BOTSWANA – The restructuring strategies put in place by Botswana retailer Choppies, continue to bare fruits as the company reported a triple digit growth in its full year profit for the period ended June 2022.

The retailer registered a 141% growth in profit from BWP 60m (US$4.4m) attained the previous corresponding period to BWP 145m (US$10.8m).

The stellar bottom-line performance was a reflection of high sales attained during the period, rising by 13.3% to BWP 6.042 billion (US$451m), driven by seven new stores coupled with strong volume and price growth in the Rest of Africa. The group’s like-for-like sales growth was 10.2%.

Choppies’ continuous realization of profitability follows a number of drastic steps taken by the company to streamline its operations by ceding unprofitable assets in South Africa, Tanzania, Mozambique and Kenya while also improving its governance structure.

Other than operating in its home market Botswana, the company continues to run operations in its neighbouring Southern African countries i.e., Namibia, Zambia and Zimbabwe.

According to the financial reports, in spite of the challenging trading conditions, Botswana continued to show a modest sales growth with gross profit growing by 9.9% to BWP 1.307 billion (US$97.5m).

Meanwhile, its Gross Profit margin declined due to higher-than-expected supply chain costs, including fuel and managing prices due to higher cost Inflation.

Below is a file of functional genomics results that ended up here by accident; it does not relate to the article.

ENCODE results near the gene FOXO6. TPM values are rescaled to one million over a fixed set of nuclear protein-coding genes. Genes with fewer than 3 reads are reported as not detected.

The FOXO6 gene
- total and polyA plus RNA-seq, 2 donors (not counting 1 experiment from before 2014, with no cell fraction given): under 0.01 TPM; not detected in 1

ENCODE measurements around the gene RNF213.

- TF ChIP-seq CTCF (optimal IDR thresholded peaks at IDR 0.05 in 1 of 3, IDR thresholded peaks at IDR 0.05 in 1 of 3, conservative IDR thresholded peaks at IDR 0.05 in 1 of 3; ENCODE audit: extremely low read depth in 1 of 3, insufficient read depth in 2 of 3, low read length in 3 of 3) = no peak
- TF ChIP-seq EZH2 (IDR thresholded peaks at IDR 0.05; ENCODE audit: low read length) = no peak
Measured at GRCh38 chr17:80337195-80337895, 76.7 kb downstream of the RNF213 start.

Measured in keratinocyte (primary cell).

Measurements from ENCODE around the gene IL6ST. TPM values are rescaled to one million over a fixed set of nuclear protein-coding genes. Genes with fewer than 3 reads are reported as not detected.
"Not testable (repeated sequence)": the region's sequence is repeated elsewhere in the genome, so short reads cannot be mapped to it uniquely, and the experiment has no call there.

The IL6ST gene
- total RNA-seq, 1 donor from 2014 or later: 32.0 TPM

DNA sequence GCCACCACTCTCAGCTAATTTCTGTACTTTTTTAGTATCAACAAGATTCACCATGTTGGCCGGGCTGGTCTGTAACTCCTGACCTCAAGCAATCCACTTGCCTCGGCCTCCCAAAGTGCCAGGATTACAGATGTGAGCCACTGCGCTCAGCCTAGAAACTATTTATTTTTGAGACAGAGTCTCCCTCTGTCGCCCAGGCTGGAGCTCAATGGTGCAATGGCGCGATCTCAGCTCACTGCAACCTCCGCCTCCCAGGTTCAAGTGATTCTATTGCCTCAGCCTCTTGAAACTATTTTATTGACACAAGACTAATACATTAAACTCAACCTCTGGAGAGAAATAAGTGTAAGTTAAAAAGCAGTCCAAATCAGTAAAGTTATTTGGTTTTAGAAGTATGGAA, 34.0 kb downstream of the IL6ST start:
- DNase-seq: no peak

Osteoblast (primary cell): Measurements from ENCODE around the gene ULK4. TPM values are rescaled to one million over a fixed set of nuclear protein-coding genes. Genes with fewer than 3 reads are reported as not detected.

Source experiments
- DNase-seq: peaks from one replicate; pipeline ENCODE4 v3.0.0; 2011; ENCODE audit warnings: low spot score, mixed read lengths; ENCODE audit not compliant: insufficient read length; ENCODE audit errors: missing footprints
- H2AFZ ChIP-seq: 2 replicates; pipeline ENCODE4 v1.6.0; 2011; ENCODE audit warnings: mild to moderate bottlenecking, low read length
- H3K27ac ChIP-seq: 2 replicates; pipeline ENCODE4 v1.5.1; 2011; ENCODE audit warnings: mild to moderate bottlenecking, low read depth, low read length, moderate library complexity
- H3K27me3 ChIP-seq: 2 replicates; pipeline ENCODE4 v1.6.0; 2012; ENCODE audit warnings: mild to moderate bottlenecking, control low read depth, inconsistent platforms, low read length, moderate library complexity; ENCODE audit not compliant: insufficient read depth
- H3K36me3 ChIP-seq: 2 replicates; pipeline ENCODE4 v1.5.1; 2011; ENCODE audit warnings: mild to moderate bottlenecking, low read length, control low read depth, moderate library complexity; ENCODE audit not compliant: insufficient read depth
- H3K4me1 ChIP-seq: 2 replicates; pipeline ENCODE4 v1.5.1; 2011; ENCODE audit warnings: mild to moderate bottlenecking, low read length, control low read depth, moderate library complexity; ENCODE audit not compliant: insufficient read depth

The group’s total operating costs increased by 7.4%, mainly driven by new stores and hyperinflation in Zimbabwe.

Its EBITDA increased by 7.2% and adjusted EBITDA, which excludes foreign exchange gains and losses on lease liabilities from the Zambian operation, movements in credit loss allowances and Zimbabwean legacy debt receipts, increased by 3.7%.

Overall, the operating profit increased by 23.5% from BWP 226 million (US$16.8m) to BWP 279 million (US$20.8m) as costs grew at a slower rate than gross profit with EBIT margins improving from 4.2% to 4.6%.

The group’s negative equity reduced by BWP 107m (US$7.9m) from BWP 448 million (US$33.45m) to BWP 341 million (US$25.4m) mainly due to trading profits.

Its inventory grew 35.2% reflecting higher costs of goods due to inflation and increased inventory buys over the past quarter to address global supply chain constraints.

According to the dual listed entity, it managed costs aggressively marginally increasing its total expenditure to BWP 1.083 billion (US$80.87m) from the previous BWP1.008 billion (US$75.27m).

Liked this article? Subscribe to Food Business Africa News, our regular email newsletters with the latest news insights from Africa and the World’s food and agro-industry. SUBSCRIBE HERE